Thursday, April 17, 2008

What this weekend holds.

If past behavior is a predictor of future behavior, I am not good at making decisions. I will make many, many bad decisions in the future. I will fail. I will choose the wrong door. I will go for option 3 when clearly option 2 was where God was waiting.

But recently I read something in 2 Timothy 2:4 that shook my snowglobe so to speak. It was not some massive revelation. I did not hear the pitter patter of angel wings in my ears. I was not instantly enrobed in a beam of heavenly light. I just realized something that I think you might realize too. Here is what the verse says:

"No one serving as a soldier gets involved in civilian affairs."

Feel free to insert your own "I'm in the Lord's army joke," but I think there's something else to this idea. I think that when you look at this a little closer, a simple truth jumps out:

In the wrong activity, all the options are bad.

Sometimes I get so focused on making a good decision that I don't take the time to even look at the affair. I worried about which job God wanted me to take in Atlanta for the longest time without even asking him if it was the right time to move. The reality is that every job was the wrong choice because at the time, the move was not the right affair. The move was a civilian affair. The move was something I shouldn't have even been involved in.

It's easy for us to casually drift into circumstances where we have to "make the most of a bad situation." Where we choose the lesser of two evils. The dating relationship that is better than the horrible one, but not really that great. The lie that is the whiter of the two, but still a lie.

I think instead of analyzing our options we need to pull things back and ask, "Is this the right affair?" I think we need to pause and say, "Regardless of my decision, should I even be involved in this activity?" Because the best of the worst is still less than the best can be.


8 comments:

Stephanie said...

Well said! This reminds me of something C.S. Lewis wrote:

"Indeed, if we consider the unblushing promises of reward and the staggering nature of the rewards promised in the Gospels, it would seem that Our Lord finds our desires not too strong, but too weak. We are half-hearted creatures, fooling about with drink and sex and ambition when infinite joy is offered us, like an ignorant child who wants to go on making mud pies in a slum because he cannot imagine what is meant by the offer of a holiday at the sea. We are far too easily pleased."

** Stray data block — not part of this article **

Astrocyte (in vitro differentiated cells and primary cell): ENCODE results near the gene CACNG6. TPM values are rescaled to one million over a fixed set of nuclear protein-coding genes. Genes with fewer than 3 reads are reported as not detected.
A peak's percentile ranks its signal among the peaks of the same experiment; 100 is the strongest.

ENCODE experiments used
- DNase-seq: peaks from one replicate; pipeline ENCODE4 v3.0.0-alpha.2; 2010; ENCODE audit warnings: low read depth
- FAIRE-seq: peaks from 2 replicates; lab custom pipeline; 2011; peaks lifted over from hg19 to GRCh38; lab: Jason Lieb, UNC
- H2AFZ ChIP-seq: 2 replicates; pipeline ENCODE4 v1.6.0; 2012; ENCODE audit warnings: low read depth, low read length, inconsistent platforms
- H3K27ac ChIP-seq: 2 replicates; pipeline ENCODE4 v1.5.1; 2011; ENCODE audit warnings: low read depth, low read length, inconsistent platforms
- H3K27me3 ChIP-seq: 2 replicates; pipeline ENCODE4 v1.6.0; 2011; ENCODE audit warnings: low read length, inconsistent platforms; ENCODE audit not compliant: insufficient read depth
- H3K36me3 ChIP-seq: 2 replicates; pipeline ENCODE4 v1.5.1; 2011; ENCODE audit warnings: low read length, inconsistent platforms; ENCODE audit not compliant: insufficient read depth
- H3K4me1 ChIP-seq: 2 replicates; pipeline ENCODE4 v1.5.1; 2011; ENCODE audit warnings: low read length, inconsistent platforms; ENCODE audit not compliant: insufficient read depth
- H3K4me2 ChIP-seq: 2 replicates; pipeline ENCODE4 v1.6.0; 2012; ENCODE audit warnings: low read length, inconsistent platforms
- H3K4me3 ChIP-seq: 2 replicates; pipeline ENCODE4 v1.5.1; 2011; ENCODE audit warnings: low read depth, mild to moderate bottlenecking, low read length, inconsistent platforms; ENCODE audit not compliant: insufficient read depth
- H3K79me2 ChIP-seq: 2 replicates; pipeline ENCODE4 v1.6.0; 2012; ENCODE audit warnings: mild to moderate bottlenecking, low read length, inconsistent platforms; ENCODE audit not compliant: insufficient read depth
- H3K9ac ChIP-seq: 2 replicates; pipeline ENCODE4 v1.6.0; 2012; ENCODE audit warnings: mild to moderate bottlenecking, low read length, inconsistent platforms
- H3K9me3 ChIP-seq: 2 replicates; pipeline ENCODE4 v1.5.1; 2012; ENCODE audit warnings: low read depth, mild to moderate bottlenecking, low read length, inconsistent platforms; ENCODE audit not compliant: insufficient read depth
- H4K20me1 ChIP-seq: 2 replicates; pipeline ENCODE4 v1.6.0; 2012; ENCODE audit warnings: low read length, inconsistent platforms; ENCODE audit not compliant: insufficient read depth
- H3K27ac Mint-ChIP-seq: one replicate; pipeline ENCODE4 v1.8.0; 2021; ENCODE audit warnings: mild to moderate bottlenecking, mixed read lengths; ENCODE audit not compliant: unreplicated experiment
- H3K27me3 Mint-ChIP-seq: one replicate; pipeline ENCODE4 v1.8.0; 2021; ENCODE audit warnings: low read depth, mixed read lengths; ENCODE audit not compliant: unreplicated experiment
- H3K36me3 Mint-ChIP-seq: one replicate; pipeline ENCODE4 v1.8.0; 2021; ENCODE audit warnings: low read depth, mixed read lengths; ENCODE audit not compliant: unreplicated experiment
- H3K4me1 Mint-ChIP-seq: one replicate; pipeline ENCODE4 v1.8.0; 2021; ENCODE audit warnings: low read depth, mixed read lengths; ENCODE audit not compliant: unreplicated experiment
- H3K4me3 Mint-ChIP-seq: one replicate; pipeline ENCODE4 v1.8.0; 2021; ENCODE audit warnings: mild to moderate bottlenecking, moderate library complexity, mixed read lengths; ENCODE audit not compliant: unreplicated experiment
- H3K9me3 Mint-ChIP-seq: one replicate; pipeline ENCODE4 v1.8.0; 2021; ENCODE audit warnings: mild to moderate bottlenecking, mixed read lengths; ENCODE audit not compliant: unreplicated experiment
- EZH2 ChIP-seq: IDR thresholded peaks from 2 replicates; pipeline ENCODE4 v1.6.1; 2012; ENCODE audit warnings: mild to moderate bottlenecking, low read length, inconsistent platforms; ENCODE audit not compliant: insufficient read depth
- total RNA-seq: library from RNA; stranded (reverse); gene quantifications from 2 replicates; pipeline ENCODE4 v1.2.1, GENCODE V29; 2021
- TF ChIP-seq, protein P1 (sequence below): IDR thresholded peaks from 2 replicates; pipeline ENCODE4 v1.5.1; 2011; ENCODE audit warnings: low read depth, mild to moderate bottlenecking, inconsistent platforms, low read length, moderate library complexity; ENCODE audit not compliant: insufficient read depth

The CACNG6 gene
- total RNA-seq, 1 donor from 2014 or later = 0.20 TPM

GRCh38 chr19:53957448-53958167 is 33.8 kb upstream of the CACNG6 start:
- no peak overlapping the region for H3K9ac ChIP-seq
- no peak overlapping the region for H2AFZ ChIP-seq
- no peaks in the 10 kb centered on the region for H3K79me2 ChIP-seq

I look forward to reading more!

Rosano said...

That's a great perspective Jon, and it makes sense in practice too. There are so many times when nothing seems like it's the right thing to do.

Anonymous said...

very well put Prodigal Jon!! Also Stephanie I really like what you said, "We are far too easily pleased."

Could it also be that our prayers are too weak settling for less and not realizing that the best was just one "asking" away? But in that we need to realize that special orders take time and that means... waiting.

Queeniepoo

Sean said...

Excellent. Failure, by the way, is not the enemy. Refusing to learn is. Well done.

Shannon said...

great post , i very much agree .

Eric M. said...

Good words Jon... I too have been pondering these verses. I am going to post this over on my churches blog... sojournhuntsville.org. I think many will benefit!!!

Randy Rubin said...

i passed this along to those general officers serving in afghanistan, and (especially) iraq, who can't seem to resist the temptation to meddle in civilian affairs.

yes, four-stars and three-stars, you know who you are.

Mike and Rachel said...

I've been reading SCL for a few weeks and checked out this site today. SCL makes me laugh, but I enjoy this blog more. You are very transparent in your writing and it is refreshing to read! Thanks for taking the time to post your diary for others to benefit from.

rachel